No one noticed that “Rome fell” in 476 because it didn’t, the Empire continued for nearly another millenium, though in its last years it dwindled to the size of a city state, not through decadent disregard for morals—in the last days of the Empire, the Greek speaking Romaioi were not merely moral but devoted to ascetic discipline of fasting and prayer—but through the perfidy of purported Western Christian allies, neglect of the fleet, and a failure to adopt the fire-and-movement tactics of its Muslim adversaries.
St. Justinian’s reassertion of direct Imperial control over the west in the sixth century was understood as just that, not as conquests of lands outside the Empire.
Charlemagne’s coronation in 800 was intended to restore the office of Western Augustus, and it was only after the Emperor at Constantinople gave him a cold-shoulder as an upstart, that the Frankish court began its vain accusations of ‘heresy’ against the Christian East for continuing to say the Nicene Creed in its original form (without the filioque), started styling his own domains the “Holy Roman Empire” and calling the Roman Empire, the “Empire of the Hellenes” (which was slur since by that time Hellene meant not “Greek” but “Greek pagan”).
The Roman Empire fell on May 29, 1453, and not due to moral decadence.
If you think America will follow in Rome’s footsteps, expect the capital to be moved to oh, somewhere like Wichita, Omaha, or Tulsa, the decadent coasts to fall into barbarism and have to have military expeditions sent to reassert Federal control, and for America to go on for another thousand years or so.
I like your attempt, David, but I’m sorry that you’re so misguided. The parallels are a little too hard to ignore. You’re paying attention to the wrong cultural axis. The precise “Fall” that I am referring to is the destruction of the Zeitgeist and national character of Rome. The original consciousness of the people that allowed for the innovation and expansion that could easily be measured by the Romans themselves and the neighboring cultures that felt their influence. Are you going to deny the expansion of America? Are you going to deny the cultural, political, and economic ascendence of America in regards to the fact that America has had the largest economy in the world since 1870? Will you deny that this ascendance was accompanied by a strong national pride in America, and can you deny that it has been deteriorating since the counterculture revolution of the 1960s? You haven’t noticed that America has had a hard time winning wars since the 1960s? If the Zeitgeist of the 1940s was applied to today’s military technology, we would be winning wars left and right in a tiny amount of time. I think it’s kind of sad that you’ve applied so much effort to figuring out the fall of Rome in other contexts. The answer lies in a simple concept of countercultural revolution, both in America and Rome.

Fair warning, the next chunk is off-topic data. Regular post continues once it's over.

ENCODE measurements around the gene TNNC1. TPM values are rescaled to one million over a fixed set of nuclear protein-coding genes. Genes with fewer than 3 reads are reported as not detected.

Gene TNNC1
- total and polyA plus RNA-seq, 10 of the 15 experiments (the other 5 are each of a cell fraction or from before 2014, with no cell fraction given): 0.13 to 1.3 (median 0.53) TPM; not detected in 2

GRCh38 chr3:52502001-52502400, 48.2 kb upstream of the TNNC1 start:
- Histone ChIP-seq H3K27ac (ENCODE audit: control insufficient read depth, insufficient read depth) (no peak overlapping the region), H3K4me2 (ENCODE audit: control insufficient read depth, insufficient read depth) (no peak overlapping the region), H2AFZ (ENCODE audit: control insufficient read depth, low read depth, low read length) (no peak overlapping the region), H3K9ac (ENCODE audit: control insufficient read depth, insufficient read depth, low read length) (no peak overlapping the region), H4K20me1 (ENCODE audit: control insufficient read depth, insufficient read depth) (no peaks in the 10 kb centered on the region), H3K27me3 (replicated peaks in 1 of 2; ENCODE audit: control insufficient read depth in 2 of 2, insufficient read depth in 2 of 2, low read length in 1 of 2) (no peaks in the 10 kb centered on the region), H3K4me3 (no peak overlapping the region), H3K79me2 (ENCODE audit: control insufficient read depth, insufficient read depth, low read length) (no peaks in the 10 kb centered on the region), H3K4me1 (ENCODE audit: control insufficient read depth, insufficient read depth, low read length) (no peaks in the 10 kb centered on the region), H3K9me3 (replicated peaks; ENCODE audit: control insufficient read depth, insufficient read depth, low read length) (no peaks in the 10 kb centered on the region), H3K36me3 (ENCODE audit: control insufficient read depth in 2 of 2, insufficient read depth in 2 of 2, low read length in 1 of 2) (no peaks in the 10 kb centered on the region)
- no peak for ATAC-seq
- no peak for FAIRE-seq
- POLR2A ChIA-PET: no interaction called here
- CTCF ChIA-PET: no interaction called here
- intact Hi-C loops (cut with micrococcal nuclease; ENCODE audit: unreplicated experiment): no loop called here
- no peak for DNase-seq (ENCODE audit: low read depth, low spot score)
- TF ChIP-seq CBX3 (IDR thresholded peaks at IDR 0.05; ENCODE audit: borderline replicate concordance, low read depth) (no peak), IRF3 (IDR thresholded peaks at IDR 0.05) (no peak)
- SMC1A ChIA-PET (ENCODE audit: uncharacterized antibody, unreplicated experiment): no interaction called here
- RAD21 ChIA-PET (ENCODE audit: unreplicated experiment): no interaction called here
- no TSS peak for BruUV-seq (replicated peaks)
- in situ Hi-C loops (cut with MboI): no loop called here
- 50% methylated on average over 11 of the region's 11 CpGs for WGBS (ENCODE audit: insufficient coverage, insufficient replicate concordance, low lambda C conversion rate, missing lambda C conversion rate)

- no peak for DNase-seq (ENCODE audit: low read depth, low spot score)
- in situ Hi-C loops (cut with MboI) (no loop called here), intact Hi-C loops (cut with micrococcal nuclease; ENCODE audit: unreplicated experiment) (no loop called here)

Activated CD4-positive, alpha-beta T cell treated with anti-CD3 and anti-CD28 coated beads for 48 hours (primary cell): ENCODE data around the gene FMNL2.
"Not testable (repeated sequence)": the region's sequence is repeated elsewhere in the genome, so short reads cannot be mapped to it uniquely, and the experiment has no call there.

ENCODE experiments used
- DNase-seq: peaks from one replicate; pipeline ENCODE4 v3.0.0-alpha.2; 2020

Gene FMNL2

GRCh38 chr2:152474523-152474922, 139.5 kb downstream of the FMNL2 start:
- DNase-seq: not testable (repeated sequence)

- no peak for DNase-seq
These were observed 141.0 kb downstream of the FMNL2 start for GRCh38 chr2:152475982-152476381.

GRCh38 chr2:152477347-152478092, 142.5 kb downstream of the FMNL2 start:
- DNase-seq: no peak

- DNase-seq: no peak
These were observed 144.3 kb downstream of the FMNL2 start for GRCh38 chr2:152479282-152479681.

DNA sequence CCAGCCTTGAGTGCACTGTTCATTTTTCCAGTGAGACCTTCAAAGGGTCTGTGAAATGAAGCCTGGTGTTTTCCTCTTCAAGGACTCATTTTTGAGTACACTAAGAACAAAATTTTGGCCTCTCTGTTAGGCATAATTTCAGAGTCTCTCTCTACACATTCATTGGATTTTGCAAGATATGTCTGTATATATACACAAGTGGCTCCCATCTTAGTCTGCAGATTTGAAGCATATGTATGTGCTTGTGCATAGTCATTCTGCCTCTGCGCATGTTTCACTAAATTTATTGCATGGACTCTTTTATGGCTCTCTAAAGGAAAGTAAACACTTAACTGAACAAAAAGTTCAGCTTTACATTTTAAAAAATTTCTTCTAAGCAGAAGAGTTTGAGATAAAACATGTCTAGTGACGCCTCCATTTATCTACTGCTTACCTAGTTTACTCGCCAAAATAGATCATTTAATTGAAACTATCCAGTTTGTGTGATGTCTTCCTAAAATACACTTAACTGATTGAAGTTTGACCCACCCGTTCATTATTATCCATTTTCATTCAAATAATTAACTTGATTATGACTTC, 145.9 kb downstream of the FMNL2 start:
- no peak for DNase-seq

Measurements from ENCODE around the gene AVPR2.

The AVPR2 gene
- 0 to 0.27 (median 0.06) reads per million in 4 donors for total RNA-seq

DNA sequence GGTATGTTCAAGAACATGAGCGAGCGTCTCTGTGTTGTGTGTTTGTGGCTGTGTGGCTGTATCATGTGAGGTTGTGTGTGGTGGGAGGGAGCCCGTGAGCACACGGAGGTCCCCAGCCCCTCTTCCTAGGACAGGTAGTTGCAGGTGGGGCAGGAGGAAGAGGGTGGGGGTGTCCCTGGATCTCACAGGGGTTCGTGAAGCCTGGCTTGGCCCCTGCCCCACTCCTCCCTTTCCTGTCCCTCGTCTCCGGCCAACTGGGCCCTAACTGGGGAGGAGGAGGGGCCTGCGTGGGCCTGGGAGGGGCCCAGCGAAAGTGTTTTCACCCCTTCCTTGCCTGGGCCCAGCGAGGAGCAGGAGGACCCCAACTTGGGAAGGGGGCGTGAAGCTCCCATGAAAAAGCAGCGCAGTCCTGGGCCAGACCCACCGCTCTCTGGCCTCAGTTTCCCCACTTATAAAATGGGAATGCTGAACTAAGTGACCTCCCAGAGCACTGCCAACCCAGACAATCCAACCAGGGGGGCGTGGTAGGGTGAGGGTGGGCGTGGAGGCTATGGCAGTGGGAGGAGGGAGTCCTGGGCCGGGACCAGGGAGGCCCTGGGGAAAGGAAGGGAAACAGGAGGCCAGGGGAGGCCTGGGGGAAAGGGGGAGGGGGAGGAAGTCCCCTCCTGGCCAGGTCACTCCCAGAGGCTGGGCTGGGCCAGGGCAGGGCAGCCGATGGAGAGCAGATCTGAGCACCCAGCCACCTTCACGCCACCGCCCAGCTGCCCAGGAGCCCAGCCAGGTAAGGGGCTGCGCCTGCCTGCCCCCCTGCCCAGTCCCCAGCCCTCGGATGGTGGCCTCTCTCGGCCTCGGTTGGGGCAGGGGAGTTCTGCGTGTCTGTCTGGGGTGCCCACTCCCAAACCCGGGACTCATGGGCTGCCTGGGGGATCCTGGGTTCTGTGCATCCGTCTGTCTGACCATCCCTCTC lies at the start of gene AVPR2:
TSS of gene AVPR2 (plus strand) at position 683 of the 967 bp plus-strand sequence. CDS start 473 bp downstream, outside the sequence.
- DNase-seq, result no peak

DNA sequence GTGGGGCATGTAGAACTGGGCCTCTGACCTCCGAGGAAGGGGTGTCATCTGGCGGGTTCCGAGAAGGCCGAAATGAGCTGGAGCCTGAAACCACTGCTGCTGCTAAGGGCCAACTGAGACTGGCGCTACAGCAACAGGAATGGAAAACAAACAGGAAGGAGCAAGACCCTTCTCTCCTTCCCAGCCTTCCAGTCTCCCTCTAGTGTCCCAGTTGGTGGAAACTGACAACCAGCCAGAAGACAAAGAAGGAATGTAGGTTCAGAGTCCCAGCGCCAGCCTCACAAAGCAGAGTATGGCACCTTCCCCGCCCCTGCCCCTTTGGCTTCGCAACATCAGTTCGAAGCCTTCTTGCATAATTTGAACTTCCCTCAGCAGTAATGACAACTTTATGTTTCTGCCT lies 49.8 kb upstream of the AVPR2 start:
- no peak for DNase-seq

I fault anyone for attempting to draw parallels between actual historical events—the state of America at present, for instance—and the non-event of the “Fall of Rome”.
The fact is that the Roman Empire remained the dominant power in Europe long after the retirement of the last Western Augustus, and the fact there was still an Emperor at Constantinople was an anchor in the consciousness of Christendom well into the Middle Ages. Alfred the Great’s court modeled itself on the Imperial court, and the Saxons who fled the Norman conquest, for the most part decamped to Constantinople.
One can’t get useful historical insight about the present by invoking a past that never was. Gibbon’s historiographic fantasies about the “Fall of Rome” are about as useful for understanding the progression of great powers or decadence as Mann’s “hockey stick” is for understanding climate.